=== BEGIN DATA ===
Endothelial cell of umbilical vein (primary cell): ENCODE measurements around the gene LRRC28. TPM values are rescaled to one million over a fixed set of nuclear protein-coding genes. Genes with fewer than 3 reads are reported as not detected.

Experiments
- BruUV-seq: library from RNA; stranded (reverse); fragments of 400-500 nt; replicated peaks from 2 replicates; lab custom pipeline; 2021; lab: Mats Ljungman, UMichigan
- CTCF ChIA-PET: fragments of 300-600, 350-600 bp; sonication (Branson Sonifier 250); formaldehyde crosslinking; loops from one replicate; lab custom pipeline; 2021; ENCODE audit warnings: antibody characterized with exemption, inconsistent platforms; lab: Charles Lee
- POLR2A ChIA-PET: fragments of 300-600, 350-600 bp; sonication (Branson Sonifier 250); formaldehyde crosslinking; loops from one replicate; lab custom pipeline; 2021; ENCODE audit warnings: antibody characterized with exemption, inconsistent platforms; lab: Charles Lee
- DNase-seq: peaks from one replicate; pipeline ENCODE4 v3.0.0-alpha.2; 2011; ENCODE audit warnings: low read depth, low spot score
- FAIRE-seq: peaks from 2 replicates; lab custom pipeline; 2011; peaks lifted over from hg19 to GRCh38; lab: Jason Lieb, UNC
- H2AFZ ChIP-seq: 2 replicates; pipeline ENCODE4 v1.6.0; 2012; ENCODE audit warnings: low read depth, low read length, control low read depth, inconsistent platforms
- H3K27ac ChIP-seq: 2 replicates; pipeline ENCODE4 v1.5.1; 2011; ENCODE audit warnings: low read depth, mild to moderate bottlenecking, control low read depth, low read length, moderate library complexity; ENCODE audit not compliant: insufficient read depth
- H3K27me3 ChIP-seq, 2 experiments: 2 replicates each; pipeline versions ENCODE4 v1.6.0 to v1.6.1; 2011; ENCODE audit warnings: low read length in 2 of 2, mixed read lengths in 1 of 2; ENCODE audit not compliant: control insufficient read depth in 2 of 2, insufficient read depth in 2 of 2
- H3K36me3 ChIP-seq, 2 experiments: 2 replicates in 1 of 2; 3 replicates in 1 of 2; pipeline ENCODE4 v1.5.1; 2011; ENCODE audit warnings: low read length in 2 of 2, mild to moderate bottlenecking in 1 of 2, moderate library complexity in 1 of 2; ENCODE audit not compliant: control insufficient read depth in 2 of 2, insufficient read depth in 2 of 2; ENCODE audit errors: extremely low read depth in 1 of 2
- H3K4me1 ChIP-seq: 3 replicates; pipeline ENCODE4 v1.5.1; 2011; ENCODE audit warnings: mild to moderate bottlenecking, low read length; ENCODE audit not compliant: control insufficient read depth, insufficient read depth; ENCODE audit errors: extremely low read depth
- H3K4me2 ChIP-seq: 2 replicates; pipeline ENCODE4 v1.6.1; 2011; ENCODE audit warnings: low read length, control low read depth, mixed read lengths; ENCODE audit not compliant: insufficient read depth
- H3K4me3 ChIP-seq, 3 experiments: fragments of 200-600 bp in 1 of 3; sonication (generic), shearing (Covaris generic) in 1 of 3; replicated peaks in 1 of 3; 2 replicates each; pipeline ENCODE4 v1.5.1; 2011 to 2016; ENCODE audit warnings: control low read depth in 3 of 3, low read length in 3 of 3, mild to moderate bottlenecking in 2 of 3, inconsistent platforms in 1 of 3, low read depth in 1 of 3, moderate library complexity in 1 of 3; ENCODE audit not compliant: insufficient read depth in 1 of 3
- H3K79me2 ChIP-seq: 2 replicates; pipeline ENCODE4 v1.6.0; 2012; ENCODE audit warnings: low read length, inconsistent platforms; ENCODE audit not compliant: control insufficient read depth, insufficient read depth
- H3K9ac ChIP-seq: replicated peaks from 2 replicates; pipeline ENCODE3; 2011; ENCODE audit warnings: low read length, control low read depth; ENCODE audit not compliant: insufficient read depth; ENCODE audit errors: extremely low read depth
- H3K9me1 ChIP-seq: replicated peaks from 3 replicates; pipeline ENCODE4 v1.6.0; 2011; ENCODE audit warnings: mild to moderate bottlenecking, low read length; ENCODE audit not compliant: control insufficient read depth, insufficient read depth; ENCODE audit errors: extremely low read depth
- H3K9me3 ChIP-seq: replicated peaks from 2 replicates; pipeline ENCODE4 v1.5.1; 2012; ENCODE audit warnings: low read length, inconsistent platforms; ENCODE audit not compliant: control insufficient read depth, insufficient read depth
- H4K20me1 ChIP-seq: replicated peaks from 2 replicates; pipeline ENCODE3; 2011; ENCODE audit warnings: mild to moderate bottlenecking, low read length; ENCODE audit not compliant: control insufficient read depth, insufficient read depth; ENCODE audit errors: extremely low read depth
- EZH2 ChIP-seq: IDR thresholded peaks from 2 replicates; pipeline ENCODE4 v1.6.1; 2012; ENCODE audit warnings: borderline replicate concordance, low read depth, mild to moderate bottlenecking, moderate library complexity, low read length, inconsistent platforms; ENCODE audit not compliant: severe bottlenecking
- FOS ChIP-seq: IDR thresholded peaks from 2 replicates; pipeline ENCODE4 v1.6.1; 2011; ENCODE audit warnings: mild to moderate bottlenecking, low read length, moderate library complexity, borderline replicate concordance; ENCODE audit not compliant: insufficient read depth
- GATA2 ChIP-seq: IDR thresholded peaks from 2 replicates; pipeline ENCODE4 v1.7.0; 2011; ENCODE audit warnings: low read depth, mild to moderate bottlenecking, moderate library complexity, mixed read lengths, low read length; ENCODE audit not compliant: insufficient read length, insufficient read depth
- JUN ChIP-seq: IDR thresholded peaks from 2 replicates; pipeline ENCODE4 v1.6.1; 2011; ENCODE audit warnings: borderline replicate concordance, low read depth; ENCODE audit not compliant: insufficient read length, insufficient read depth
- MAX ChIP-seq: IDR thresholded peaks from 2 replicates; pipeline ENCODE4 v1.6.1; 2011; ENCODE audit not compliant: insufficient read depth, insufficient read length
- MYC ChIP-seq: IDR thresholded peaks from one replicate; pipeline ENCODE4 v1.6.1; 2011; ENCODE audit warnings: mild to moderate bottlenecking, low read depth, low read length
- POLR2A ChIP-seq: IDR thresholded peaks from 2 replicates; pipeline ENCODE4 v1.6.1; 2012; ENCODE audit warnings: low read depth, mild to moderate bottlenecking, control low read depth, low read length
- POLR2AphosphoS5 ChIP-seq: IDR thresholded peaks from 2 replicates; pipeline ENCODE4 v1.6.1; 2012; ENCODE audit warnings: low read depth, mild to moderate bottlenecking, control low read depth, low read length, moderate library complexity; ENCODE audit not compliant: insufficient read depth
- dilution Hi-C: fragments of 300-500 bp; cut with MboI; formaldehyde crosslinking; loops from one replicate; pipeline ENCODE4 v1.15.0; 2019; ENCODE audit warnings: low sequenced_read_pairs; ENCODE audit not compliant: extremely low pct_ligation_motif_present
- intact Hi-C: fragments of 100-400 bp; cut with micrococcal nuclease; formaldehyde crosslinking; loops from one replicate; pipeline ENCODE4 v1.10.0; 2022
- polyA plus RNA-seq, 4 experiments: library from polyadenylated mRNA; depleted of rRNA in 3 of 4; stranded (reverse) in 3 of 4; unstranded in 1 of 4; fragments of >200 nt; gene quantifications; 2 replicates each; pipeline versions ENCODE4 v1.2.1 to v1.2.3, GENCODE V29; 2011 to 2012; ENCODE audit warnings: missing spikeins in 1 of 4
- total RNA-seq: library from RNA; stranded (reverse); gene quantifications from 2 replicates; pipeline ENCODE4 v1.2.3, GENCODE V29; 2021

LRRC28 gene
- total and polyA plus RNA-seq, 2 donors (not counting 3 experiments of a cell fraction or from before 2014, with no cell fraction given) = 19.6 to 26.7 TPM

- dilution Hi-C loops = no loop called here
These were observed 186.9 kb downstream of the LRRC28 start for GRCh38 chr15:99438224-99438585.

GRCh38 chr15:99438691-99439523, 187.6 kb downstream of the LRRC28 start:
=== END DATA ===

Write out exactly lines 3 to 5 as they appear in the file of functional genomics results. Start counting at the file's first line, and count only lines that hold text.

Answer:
- BruUV-seq: library from RNA; stranded (reverse); fragments of 400-500 nt; replicated peaks from 2 replicates; lab custom pipeline; 2021; lab: Mats Ljungman, UMichigan
- CTCF ChIA-PET: fragments of 300-600, 350-600 bp; sonication (Branson Sonifier 250); formaldehyde crosslinking; loops from one replicate; lab custom pipeline; 2021; ENCODE audit warnings: antibody characterized with exemption, inconsistent platforms; lab: Charles Lee
- POLR2A ChIA-PET: fragments of 300-600, 350-600 bp; sonication (Branson Sonifier 250); formaldehyde crosslinking; loops from one replicate; lab custom pipeline; 2021; ENCODE audit warnings: antibody characterized with exemption, inconsistent platforms; lab: Charles Lee